Let’s face facts – taxidermy is cool. For centuries we’ve been visiting natural history museums to peer through glass cabinets at stuffed animals. They’re a testament to our fascination and desire to preserve nature and study it. Italian Photographer Andrea Ferrari’s ongoing project Wild Window addresses this superbly, documenting taxidermic displays in some of the world’s leading natural history museums, and bringing the wonders of the animal kingdom directly to us.
Yet Ferrari’s use of photographic language has a unusual effect. The washed out sepia tones moves these images away from performing as purely observational documents, allowing the off-kilter compositions, and carefully staged shadows to imbue the creatures with an illusionary sense of movement. As the camera flash reflects off their glass eyes, the lifeless, sculptural specimens seem to have been caught in a momentary glance back at us, as if to confront our urge to see and know the deep hidden secrets of the natural world.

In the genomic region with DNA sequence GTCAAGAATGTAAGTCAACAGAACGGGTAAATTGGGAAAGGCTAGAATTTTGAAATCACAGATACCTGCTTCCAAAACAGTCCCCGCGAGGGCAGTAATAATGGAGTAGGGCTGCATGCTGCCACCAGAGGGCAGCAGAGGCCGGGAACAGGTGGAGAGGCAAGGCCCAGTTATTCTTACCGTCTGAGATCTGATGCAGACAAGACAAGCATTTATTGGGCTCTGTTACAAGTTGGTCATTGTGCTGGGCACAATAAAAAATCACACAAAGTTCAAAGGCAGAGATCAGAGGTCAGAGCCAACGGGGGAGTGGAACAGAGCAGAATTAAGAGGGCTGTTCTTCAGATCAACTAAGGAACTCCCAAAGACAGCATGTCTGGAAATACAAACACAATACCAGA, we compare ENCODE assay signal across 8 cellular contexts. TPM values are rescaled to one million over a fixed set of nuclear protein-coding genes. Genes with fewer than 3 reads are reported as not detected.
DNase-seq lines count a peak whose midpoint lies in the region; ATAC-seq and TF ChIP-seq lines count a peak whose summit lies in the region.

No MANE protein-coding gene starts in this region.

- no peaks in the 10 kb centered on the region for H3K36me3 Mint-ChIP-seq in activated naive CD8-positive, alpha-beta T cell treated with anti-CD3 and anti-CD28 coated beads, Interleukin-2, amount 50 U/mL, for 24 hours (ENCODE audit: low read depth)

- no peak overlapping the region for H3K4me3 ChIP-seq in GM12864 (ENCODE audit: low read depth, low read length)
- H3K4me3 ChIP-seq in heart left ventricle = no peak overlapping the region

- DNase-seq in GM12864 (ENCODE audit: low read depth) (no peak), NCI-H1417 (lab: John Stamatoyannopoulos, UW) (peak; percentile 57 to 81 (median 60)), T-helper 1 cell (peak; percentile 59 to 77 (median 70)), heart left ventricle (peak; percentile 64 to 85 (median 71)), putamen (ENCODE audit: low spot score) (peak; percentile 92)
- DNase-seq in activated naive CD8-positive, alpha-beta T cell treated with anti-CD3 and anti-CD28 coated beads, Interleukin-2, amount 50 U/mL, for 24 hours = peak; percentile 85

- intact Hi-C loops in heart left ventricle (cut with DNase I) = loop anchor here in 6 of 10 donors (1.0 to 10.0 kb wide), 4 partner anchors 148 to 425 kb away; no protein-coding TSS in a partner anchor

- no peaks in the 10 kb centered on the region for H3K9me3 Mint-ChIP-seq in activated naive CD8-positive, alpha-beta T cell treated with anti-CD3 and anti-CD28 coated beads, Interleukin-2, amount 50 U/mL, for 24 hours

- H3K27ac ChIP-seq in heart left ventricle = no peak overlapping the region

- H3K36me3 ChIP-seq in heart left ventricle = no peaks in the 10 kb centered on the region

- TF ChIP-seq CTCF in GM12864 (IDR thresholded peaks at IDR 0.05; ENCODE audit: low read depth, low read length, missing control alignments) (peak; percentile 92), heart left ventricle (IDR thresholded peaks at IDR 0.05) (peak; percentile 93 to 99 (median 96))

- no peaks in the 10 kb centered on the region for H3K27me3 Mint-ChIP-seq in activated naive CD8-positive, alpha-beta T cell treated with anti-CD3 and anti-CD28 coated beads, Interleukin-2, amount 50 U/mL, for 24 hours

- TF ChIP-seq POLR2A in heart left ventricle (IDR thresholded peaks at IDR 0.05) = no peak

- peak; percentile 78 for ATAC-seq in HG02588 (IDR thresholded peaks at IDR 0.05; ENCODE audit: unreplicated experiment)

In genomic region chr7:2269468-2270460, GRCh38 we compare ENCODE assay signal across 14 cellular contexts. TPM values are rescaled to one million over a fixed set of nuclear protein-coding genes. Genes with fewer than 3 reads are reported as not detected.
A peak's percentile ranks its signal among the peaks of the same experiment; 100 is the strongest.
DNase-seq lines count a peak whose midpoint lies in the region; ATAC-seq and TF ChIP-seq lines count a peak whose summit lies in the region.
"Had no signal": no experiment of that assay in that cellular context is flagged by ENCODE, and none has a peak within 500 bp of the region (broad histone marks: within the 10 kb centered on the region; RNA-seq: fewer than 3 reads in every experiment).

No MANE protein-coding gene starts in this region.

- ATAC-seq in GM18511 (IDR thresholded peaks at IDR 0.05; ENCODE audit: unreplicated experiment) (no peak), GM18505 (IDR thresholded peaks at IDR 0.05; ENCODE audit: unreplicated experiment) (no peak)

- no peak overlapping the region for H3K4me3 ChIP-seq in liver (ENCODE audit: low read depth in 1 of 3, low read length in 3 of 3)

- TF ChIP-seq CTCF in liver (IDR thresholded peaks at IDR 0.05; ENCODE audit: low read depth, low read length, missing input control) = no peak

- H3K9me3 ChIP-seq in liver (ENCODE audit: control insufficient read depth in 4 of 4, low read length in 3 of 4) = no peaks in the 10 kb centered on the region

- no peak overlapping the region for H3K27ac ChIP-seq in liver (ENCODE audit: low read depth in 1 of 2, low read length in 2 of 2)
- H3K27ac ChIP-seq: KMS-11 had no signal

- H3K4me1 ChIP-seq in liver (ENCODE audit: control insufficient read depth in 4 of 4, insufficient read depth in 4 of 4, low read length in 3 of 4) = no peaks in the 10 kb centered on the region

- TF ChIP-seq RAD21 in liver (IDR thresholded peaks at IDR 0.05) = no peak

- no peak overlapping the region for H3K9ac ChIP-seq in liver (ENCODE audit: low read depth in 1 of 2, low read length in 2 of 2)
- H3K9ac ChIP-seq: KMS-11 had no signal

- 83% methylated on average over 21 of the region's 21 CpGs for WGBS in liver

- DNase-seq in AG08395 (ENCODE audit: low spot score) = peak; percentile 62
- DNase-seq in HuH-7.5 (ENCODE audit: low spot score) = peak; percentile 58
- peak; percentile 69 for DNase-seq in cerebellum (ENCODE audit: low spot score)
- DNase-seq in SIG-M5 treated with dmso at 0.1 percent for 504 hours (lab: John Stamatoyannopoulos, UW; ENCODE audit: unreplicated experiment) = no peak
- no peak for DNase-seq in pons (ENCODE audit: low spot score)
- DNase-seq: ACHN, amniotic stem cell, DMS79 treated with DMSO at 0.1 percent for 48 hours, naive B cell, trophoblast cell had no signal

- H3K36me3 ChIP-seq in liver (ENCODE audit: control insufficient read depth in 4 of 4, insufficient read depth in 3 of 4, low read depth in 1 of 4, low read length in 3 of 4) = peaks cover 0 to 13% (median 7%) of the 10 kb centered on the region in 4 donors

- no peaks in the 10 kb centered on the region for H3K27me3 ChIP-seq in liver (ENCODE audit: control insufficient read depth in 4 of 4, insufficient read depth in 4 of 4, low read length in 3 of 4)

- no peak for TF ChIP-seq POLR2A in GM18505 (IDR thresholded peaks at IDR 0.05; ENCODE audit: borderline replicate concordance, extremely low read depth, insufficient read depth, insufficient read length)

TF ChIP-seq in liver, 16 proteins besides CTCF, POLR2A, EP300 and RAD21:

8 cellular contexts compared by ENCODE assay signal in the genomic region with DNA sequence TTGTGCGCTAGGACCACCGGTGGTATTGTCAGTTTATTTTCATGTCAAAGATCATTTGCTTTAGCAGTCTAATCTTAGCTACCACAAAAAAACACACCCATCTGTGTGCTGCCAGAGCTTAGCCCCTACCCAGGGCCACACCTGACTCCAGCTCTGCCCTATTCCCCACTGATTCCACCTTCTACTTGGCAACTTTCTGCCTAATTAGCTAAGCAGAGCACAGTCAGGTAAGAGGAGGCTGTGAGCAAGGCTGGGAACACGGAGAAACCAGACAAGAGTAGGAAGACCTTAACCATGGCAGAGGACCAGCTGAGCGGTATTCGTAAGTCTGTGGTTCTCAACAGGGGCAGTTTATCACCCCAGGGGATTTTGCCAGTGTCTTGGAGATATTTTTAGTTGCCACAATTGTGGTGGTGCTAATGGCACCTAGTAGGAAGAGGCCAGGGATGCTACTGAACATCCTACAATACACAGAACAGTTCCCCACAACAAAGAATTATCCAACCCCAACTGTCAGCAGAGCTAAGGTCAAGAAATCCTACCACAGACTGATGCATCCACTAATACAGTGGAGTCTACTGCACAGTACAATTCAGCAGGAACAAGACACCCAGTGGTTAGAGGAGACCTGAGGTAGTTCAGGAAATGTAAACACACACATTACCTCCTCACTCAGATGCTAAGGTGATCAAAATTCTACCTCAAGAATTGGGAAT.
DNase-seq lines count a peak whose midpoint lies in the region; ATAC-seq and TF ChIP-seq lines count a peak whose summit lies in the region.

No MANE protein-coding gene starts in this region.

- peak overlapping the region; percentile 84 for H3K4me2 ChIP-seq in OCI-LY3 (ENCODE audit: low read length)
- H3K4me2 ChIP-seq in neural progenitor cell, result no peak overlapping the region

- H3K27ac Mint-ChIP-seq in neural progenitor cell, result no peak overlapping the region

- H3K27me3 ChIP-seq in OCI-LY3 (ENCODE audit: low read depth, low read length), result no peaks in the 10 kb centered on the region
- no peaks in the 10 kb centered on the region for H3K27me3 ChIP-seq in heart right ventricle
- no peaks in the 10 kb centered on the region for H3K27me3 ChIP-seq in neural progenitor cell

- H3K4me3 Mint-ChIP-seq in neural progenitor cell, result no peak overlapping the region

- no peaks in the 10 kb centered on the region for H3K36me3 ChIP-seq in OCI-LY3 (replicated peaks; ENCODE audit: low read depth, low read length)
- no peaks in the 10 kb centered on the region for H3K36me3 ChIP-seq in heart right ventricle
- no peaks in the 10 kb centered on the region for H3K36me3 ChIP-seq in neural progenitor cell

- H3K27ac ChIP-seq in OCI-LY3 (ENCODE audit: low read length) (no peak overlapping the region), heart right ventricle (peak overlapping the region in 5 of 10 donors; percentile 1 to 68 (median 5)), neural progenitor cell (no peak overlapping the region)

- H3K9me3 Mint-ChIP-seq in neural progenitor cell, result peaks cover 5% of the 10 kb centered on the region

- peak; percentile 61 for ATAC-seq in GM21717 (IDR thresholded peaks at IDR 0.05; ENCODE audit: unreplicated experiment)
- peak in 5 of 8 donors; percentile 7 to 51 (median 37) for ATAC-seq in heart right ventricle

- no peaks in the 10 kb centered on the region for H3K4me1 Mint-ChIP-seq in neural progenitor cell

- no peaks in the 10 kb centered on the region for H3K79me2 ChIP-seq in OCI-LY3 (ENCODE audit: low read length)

- Wrap up warm with this week's Best of the Web
- This is Jane: a charming photo series that displays the empowerment of women
- Brooklyn-based illustrator Aaron Fernandez’s fluorescent editorial commissions
- London-based designer Laura Jouan’s well-considered, monochrome portfolio
- Join Jonathan Barnbrook, Maisie Willoughby, Wallace Henning, Anna Lomax and Jess Bonham at Nicer Tuesdays December
- Legs 11: artist Alfie Kungu’s comically long-trousered figures
- Wes Anderson directs H&M Christmas advert starring Adrien Brody
- The New Look: Looking back at Roundel’s 1980s identity design for British Rail’s Railfreight
- Discussing cinema with Laura Marling on her directorial debut, Soothing
- London’s first crisp restaurant, Hipchips, launches with branding by Ragged Edge
- Richard Sandler’s street photography conveys the intricacies of city life
- A "stress opus" from cartoonist Nadine Redlich